Students explore how to keep their digital lives safe, spot cyber scams, and learn the basics of coding in this media-rich lesson plan from NOVA Labs. The lesson begins with students watching the Cybersecurity 101 video and discussing the online safety measures that they currently take. Next, students makes predictions about online safety best practices, complete the Level 1 challenges of the NOVA Cybersecurity Lab, and compare the best practices from the game with their predictions. Students reconvene for direct instruction on the best practices and key computer science terms and then finish the Cybersecurity Lab game. Finally, students complete the video quizzes with short-response discussion questions and can work on the Cybersecurity stories as homework reading assignments.
- Students will be able to explain computer science terminology related to coding, password protection, social engineering, and network security
- Students will be able to describe how encryption works to protect privacy
- Students will be able to describe recent network security breaches and how companies defend against them
- Students will be able to explain why the term “hacker” is extremely flexible and describe the variety of roles that hackers play
- Students will be able to navigate a robot through a maze game using Blockly code in the Coding Challenge (NOTE: Blockly is a visual interface that uses puzzle pieces rather than scripted programming language to teach coding. No prior coding knowledge is required.)
- Students will be able to distinguish between phishing attempts, fraudulent websites, and phone scammers in the Social Engineering Challenge
- Students will be able to create strong passwords in the Password-Cracking Challenge
- Students will be able to analyze reports of unfolding security breaches and apply their understanding of security networks to them
- The NOVA Cybersecurity Lab is accessible on web and mobile browsers that support HTML5.
The Cybersecurity Lab lesson plan includes four short animated videos and an interactive that cover a variety of cybersecurity and computer science topics:
The Internet is fundamentally insecure. However, there are simple things you can do to protect yourself and your information. Learn what they are in NOVA’s Cybersecurity Lab.
Do you trust the security of your email, text messages, and browser history? Learn how trustworthy online communication actually is and how encryption can protect your privacy. Sometimes.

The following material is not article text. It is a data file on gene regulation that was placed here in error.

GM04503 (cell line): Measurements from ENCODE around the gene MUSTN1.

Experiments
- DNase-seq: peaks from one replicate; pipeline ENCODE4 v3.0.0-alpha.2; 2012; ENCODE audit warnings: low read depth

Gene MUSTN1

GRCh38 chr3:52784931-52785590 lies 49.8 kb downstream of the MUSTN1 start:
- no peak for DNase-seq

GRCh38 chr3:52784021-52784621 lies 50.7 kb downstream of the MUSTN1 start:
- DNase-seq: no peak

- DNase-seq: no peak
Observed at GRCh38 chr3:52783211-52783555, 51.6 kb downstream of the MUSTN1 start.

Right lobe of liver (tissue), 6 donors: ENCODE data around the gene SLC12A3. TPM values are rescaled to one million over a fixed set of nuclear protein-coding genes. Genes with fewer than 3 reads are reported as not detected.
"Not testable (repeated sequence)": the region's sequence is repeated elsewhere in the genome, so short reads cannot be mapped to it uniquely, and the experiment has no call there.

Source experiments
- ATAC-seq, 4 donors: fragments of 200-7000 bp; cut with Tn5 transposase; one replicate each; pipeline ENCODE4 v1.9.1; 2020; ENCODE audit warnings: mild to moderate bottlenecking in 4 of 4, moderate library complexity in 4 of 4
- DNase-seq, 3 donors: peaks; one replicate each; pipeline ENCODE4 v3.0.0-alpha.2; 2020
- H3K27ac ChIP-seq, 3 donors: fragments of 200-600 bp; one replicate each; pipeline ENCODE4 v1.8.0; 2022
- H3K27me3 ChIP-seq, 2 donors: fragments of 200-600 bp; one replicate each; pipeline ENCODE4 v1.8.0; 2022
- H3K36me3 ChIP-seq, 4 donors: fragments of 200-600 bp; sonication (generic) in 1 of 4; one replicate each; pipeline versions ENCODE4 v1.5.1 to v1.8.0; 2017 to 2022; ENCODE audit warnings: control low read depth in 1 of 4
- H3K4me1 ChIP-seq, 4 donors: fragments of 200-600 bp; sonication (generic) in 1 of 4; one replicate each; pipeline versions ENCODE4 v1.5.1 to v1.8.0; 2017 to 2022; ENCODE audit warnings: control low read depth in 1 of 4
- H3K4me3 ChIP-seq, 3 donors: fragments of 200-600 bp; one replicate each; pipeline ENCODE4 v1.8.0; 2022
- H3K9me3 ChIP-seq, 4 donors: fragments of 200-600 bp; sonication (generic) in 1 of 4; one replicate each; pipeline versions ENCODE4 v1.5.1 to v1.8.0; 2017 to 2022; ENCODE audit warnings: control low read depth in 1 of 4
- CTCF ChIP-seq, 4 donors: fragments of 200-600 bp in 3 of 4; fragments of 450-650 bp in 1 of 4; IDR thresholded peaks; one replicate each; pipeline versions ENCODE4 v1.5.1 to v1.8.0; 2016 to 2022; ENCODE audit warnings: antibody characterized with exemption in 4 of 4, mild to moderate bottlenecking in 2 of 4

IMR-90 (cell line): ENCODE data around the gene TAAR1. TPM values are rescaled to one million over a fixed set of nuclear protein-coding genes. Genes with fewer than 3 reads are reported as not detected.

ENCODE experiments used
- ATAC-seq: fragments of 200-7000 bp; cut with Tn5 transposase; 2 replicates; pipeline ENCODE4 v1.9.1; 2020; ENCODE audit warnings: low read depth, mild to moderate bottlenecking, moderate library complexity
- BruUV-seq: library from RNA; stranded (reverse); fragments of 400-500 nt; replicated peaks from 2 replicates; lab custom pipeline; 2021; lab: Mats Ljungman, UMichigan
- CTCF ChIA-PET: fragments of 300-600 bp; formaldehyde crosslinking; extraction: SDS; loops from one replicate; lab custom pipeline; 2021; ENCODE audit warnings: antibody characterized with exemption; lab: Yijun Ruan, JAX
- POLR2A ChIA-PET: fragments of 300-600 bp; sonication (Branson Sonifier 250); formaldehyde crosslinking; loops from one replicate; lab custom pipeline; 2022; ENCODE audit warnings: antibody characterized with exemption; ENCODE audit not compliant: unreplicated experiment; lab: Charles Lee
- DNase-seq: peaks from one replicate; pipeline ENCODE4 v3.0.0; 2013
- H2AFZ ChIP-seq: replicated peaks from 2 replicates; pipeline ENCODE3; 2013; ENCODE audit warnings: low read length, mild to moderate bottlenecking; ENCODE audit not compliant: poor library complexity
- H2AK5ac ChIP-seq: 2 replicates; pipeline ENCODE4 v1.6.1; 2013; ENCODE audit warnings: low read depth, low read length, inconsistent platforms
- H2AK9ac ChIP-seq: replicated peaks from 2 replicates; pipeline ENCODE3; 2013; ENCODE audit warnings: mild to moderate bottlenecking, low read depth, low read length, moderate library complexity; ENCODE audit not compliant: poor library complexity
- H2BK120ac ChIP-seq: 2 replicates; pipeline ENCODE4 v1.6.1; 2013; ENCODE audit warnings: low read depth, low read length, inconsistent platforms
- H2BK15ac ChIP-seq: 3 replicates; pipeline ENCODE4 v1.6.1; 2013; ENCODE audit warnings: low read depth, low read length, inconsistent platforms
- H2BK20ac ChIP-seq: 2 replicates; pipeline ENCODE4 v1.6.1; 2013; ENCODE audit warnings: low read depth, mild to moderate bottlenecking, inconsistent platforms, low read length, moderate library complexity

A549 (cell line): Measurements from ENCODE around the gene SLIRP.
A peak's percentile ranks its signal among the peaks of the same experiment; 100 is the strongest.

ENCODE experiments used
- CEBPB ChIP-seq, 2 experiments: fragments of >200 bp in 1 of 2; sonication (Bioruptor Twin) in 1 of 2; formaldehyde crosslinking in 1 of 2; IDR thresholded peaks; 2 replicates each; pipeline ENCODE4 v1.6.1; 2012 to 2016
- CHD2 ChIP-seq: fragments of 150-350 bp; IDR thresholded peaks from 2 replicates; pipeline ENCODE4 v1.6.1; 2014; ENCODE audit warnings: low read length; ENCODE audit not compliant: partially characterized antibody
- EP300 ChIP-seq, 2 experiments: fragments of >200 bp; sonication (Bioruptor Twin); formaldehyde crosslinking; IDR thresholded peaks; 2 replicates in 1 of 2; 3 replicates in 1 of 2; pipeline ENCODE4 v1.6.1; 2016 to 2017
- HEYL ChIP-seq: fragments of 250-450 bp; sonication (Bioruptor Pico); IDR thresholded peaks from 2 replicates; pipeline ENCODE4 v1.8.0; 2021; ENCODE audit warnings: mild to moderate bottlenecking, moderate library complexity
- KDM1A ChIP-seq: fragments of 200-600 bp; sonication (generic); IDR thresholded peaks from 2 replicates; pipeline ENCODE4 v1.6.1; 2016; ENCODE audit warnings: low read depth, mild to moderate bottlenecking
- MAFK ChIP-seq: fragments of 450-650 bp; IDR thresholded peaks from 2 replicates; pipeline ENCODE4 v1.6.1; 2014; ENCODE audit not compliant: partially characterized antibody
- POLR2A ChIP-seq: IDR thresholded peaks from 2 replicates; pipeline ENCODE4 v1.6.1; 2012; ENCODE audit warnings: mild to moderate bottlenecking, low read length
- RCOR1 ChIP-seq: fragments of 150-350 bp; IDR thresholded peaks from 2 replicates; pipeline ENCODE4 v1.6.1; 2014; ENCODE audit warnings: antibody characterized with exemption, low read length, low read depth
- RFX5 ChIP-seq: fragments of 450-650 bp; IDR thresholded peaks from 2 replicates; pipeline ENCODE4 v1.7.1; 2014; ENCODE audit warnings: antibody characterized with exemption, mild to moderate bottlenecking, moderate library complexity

Hackers may not be who we think they are. In fact, you might be a hacker and not even know it. Learn the true meaning of hacking and some of the many reasons hackers hack.
Follow the trials and tribulations of Tim as a seemingly innocent piece of information threatens to ruin his life when it falls into the wrong hands.
This game is designed to help you keep your digital lives safe, spot cyber scams, learn the basics of coding, and defend against cyber attacks.
Engage (10 min) – Introduction activity that poses a question or calls upon prior knowledge
- Have students watch Cybersecurity 101 and discuss what they know about cybersecurity and what safety measures they currently take with their online information.
Explore (20 min) – Students explore a hypothesis and collect data
- Challenge students with the question, “How aware are you of the best practices for staying safe online?” Explain to students that in the game, they will explore ways that they can stay safe online and avoid security breaches.
- Instruct students to create a list of tips that they would follow to avoid online scams and to create reliable passwords.
- Instruct students to complete all the Level 1 challenges in the game.
Explain (15 min) – Direct instruction and content delivery
- Reconvene and discuss some of the best practices that students learned. Ask whether they encountered any information that supported or contradicted the tips they compiled before the game.
- Present the best practices and the glossary terms that are essential to understand cybersecurity. Instruct students to take notes.
Elaborate (45 min) – Apply content knowledge and skills to problem (guided practice)
- Instruct students to complete the remainder of the game and to take notes on other best practices they encounter while playing the game.
Evaluate (20 min) – Formal assessment (independent practice)
- Students should complete the video quizzes and turn in their Lab report as their exit slip.
- Educators should use this opportunity to assess student learning with short-response discussion questions summarizing best practices, the cybersecurity stories, and the glossary terms.